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First Known Use of cosmopolitan


circa 1645, in the meaning defined at sense 1


1798, in the meaning defined at sense 1

History and Etymology for cosmopolitan


see cosmopolite


see cosmopolite

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The first known use of cosmopolitan was circa 1645

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More Definitions for cosmopolitan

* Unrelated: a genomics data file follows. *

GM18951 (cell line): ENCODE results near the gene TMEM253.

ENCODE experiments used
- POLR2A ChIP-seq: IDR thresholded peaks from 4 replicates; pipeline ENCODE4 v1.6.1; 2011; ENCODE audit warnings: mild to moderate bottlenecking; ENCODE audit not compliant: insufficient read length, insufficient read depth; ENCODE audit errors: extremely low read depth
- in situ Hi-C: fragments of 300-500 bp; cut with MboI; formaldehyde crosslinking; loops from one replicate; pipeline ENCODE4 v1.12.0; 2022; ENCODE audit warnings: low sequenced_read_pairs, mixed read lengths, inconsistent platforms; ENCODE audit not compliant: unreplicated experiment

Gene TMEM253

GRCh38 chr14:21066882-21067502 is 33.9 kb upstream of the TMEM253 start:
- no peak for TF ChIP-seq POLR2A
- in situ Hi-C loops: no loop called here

English Language Learners Definition of cosmopolitan

 (Entry 1 of 2)

: a person who has lived in and knows about many different parts of the world



English Language Learners Definition of cosmopolitan (Entry 2 of 2)

: showing an interest in different cultures, ideas, etc.

: having people from many different parts of the world

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Comments on cosmopolitan

What made you want to look up cosmopolitan? Please tell us where you read or heard it (including the quote, if possible).


playful or foolish behavior